MSC considers: Does pension tax law create a graduated income tax?

If the Michigan Supreme Court accepts the argument that a state law to allow the taxing of pensions is constitutional, it will also be allowing a back-door means to achieve a graduated state income tax, said Eric Restuccia, of the Michigan Attorney General’s office during oral arguments this morning.

But on the other side of the argument, John J. Bursch, also with the Attorney General’s office, argued that there is no permanent irrevocable tax exemption for pensions, public or private, in the Michigan Constitution.

If the Michigan Supreme Court agrees with Bursch’s argument, the state will levy the income tax on pensions beginning Jan. 1, 2012.

A majority of the Legislature voted in favor of taxing pensions, including public pensions, and Gov. Rick Snyder signed the bill into law, PA 38 of 2011. Bursch said it was a response to the state’s budget deficit and double-digit unemployment. The Act would allow the state to tax pensions the same way that it taxes 401(k) distributions and would mean that pensioners “share the burden” along with all the other taxpayers.

But the constitutionality of the law has been challenged, so the governor asked the Michigan Supreme Court for an advisory opinion to determine:
•If reducing or eliminating the statutory exemption for public pension incomes as described in MCL 206.30 impairs or diminishes the contractual obligation regarding accrued financial benefits of a pension under Const 1963, article 9, section 24, or under article 1 section 10.
•Whether determining eligibility for income tax exemptions on the basis of total household resources, or age and total household resources, creates a graduated income tax in violation of the Constitution
•Whether determining eligibility for income tax exemptions based on date of birth violates equal protection of the law under the state Constitution or the 14th Amendment of the United States Constitution.

The Act “violates the public trust,” Restuccia said. Public employees have made decisions about retiring based the amount of their pensions, and how much their pension checks would be. Once they know what their pension benefits are, Restuccia said, “Then I have an expectation .. I know when I’ll retire.”

The law, if it is deemed constitutional, would limit the state’s current pension income tax exemption to retirees born before 1946, and would phase out public pension exemptions for those born after 1946, so that all pensions – public and private – would be taxable.

It also provides a sliding scale for pension income exemptions based on age and household income. For example, taxpayers who will be at least 67 years old next year would keep their exemptions. Public pensions for those taxpayers would be completely tax exempt. But private pension retirees would have capped pension exemptions of $45,120 per single filer and $90,240 for joint tax return filers.

Taxpayers between age 60 and 66 next year would have pension exemptions for both public and private pensions capped at $20,000 for single filers and $40,000 for married taxpayers. At age 67, the exemption would become a general income exemption with the same caps unless their total household resources exceed $75,000 for singles and $150,000 for married filers. The higher income pensioners would have no exemption.

Pensioners younger than 59 next year will have their pensions taxed. That applies to public and private pensions. But once they turn 67, they would get the $20,000 or $40,000 exemption, unless their total household resources are higher than $75,000 or $150,000.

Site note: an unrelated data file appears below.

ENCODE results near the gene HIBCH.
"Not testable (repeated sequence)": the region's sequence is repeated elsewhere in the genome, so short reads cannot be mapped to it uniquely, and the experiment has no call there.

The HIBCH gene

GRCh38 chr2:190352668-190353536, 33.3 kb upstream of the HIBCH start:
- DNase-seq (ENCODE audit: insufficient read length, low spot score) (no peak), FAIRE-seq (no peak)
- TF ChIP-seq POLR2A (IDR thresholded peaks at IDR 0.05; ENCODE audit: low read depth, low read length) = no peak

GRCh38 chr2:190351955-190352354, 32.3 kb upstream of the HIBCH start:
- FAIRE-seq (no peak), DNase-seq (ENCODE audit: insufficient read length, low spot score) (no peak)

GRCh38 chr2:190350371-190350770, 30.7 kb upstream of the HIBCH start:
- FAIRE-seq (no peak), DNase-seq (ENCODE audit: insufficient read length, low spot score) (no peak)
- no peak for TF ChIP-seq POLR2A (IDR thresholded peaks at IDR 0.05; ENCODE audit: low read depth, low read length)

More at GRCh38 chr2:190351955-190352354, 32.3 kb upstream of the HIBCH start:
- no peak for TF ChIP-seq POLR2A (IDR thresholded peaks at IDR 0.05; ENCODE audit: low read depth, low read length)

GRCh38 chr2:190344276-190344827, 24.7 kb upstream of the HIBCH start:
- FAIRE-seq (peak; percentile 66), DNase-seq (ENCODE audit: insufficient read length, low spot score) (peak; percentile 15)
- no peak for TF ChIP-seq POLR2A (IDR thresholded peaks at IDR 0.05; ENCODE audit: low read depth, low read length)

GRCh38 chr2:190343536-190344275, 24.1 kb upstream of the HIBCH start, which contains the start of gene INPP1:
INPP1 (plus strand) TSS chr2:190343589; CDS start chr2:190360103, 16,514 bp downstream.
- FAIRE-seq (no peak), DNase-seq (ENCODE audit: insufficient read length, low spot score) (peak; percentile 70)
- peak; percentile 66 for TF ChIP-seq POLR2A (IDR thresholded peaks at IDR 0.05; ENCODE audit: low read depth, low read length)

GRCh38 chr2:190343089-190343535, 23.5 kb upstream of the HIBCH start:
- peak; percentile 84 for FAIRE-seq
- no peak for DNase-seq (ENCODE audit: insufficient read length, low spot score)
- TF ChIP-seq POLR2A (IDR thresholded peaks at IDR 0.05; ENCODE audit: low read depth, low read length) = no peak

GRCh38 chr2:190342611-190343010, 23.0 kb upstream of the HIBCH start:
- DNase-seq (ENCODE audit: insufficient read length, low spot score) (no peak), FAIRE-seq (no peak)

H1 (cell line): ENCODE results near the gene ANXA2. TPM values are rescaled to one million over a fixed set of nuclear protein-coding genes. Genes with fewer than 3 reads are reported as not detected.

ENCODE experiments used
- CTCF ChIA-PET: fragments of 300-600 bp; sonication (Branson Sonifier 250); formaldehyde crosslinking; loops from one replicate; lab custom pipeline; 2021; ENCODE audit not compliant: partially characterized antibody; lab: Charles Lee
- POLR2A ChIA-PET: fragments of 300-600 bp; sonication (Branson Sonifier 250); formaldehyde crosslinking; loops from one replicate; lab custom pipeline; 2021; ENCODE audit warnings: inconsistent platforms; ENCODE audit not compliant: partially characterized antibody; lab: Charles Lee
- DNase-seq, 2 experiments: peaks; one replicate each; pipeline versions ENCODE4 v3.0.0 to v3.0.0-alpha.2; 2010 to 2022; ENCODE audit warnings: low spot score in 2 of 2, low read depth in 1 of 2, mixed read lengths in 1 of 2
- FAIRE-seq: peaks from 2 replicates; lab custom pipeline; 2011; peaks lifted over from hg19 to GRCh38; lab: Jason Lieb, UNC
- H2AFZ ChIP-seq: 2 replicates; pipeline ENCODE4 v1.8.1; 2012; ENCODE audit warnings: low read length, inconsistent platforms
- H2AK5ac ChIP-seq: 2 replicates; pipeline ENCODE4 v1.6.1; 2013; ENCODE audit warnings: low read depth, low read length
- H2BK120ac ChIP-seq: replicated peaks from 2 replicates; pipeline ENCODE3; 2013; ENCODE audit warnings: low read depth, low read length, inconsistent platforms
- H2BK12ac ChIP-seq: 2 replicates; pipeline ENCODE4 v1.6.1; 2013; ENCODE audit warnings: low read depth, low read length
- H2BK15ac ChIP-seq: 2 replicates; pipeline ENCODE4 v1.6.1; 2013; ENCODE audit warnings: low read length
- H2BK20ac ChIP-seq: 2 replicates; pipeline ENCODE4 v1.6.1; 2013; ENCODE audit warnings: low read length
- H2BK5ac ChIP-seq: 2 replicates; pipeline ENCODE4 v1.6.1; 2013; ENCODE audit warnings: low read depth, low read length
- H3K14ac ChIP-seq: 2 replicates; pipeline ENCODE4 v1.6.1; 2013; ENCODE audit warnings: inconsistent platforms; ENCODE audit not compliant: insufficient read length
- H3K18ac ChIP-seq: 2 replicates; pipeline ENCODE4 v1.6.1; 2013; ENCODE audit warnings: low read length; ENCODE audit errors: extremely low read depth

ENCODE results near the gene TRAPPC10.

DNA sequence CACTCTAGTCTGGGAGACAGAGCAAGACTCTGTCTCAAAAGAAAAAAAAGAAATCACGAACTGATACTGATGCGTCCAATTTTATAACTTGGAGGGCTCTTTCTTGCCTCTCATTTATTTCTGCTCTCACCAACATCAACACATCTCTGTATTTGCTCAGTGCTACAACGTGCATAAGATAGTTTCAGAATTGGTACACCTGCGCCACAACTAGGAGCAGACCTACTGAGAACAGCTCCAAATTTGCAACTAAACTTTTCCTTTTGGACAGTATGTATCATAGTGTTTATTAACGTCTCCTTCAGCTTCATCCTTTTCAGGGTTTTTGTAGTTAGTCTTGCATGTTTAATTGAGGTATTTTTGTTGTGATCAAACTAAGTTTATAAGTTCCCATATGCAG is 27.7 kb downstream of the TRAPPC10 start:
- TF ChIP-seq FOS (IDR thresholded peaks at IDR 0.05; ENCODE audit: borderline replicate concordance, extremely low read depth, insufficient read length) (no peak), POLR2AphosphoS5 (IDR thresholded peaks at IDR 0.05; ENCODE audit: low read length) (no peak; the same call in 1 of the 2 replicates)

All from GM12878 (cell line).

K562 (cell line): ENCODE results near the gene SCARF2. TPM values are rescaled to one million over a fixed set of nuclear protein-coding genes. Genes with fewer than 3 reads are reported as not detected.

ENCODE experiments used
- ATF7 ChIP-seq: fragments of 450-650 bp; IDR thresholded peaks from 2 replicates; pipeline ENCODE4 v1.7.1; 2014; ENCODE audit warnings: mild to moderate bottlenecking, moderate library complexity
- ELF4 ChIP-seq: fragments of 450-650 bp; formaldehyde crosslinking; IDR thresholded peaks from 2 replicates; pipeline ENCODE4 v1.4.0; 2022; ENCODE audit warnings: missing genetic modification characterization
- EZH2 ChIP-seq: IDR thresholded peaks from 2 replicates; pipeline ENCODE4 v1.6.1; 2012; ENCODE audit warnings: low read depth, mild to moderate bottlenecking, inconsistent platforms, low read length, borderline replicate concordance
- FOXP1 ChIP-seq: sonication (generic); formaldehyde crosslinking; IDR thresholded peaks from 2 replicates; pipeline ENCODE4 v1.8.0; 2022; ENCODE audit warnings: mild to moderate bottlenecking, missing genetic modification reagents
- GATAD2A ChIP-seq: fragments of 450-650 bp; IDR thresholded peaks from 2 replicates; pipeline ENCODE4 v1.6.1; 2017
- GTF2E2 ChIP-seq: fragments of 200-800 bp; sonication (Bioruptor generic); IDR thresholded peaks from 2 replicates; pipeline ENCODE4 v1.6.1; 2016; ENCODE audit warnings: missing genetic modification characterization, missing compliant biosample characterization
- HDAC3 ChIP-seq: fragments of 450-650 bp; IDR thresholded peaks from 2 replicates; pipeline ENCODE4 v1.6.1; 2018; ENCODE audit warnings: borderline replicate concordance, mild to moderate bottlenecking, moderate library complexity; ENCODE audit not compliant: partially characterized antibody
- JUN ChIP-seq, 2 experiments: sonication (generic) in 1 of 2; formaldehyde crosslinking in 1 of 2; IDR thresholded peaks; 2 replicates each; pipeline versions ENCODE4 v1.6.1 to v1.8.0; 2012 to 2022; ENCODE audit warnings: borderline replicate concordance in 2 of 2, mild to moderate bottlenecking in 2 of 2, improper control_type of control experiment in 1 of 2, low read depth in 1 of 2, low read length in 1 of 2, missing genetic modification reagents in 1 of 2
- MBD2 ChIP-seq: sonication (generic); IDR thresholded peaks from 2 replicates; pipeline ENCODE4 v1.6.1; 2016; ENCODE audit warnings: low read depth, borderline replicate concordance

That’s where Restuccia said the state is setting up a graduated income tax, which the Constitution prohibits.

“We have two sets of rules,” he said, because eligibility for the exemptions creates classes among citizens based on income. “You can’t manipulate the base so that the flat tax is graduated.”

Bursch said that the state does allow exemptions in two ways. First, there is the personal exemption. So if two families earn the same amount of money, one family has dependent children and the other does not, they pay a different amount of tax. Further, the state uses the federal adjusted gross income from federal tax returns to determine how much income the state can tax. The federal AGI also included exemptions that are in some cases income-based and there has never been a challenge to that system.

Restuccia also argued that giving married and single filers different exemptions violates the 14th Amendment, as does allowing different exemptions for taxpayers of different ages.

Aside from those differences, the Act violates Article 9, section 24 of the state Constitution because it reduces the benefit that public sector workers have already earned, Restuccia argued.

Further, he said, it violates public workers’ rights against impairment of contract because the state is taking back some of the workers’ benefits after they have already performed the work in their contracts.

Bursch said there is nothing in the Constitution that creates a permanent tax exemption for public pensions and if its ratifiers wanted to create it, they would have done so. For example, he said, judges’ pensions are protected in that way by the Judges Retirement Act.

Further, Bursch said, the benefit being paid to the pensioners is separate from the amount of tax collected. Tax does not diminish the benefit because the benefit is being paid as promised in the contract.

“Pensioners are still receiving 100 percent of their benefits,” he said. The concept of “accrued financial benefits” as described in Section 24 is “intentionally narrow.”

He added that if the age and income levels on the sliding scale violate the 14th Amendment or create a graduated income tax, eliminating those exemptions and applying the same tax to all pensioners would correct the problem.

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